MSPs have voted overwhelmingly to pass legislation to streamline the way Scotland's courts operate.
The changes are designed to improve justice
The Criminal Procedure (Amendment) (Scotland) Bill is designed to improve the experience of victims, witnesses and jurors.
It will extend the 110-day time limit in which a person must be put on trial.
The bill will also allow trials to continue in the absence of the accused in certain circumstances. MSPs passed the bill by 112 votes to nil.
High court system
Justice Minister Cathy Jamieson said the legislation was designed to put witnesses, jurors and victims at the heart of the system.
The bill, based largely on Lord Bonomy's High Court review, will overhaul Scotland's over-burdened High Court system.
It will promote greater disclosure of information between Crown and defence before trials, allowing sentence reductions for early "realistic" pleas and requiring preliminary hearings to inform judges of both sides' state of readiness.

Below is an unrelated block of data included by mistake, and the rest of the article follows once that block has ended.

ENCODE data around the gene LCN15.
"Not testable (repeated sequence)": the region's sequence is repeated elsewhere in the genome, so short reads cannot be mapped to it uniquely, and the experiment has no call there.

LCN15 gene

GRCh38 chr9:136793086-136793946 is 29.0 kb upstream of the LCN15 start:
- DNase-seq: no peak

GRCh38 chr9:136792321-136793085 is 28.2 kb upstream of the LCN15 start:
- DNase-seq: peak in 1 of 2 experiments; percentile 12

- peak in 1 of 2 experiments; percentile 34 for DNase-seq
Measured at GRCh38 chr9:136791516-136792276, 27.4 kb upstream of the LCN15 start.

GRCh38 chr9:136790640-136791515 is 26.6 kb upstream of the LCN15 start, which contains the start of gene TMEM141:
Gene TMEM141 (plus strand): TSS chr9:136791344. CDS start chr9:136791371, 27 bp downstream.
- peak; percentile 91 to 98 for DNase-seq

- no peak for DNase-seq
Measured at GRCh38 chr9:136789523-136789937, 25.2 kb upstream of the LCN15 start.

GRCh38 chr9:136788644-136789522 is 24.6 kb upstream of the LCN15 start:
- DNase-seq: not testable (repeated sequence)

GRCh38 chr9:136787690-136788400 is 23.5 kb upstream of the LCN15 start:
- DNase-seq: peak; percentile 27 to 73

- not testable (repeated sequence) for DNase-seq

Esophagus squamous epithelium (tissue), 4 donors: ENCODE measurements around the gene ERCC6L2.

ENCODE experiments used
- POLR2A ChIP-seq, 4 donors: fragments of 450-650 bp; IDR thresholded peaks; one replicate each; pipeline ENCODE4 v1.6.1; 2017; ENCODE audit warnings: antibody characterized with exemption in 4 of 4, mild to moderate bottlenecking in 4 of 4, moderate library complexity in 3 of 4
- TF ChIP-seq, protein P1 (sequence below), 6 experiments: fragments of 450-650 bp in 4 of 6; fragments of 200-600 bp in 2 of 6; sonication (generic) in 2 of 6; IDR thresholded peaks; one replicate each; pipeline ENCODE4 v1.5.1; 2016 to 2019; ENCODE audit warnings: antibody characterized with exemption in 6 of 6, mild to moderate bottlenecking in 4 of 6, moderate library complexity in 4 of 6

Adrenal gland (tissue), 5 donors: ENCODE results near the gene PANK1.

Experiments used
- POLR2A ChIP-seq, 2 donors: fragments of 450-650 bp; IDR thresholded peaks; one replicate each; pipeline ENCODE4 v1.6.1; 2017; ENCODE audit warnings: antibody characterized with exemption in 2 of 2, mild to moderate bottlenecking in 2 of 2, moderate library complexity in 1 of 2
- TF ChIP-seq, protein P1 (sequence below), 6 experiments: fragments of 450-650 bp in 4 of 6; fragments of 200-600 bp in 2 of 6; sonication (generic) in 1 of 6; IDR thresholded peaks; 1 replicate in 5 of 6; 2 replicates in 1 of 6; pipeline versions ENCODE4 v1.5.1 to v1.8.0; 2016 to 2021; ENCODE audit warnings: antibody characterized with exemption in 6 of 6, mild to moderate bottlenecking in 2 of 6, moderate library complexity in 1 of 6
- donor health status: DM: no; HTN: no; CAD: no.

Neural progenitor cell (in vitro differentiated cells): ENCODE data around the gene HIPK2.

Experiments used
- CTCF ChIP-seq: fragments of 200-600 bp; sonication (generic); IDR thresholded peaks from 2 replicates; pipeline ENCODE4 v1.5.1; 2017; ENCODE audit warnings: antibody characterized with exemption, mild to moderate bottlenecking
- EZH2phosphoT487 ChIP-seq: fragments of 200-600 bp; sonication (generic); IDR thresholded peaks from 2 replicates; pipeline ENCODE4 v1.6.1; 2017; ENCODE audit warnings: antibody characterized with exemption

Sheriffs' custodial sentencing powers are also being increased from three to five years to allow some cases currently heard by High Court judges to be dealt
with in the lower courts.
Cathy Jamieson said witnesses would be put at the heart of the system
During debate on the bill, parliament added further safeguards to plans to allow solemn trials to continue without defendants in court when they have absconded.
The executive says the move could prevent vulnerable witnesses and victims
from the added stress of having trials abandoned simply because a defendant
absconds midway through.
It initially proposed allowing the entire trial to take place in their absence
if they failed to attend at the very start.
But faced with overwhelming opposition, ministers backed Stage 2 amendments to
ensure defendants must have heard some of the opening Crown evidence against
them before a trial could be continued without them.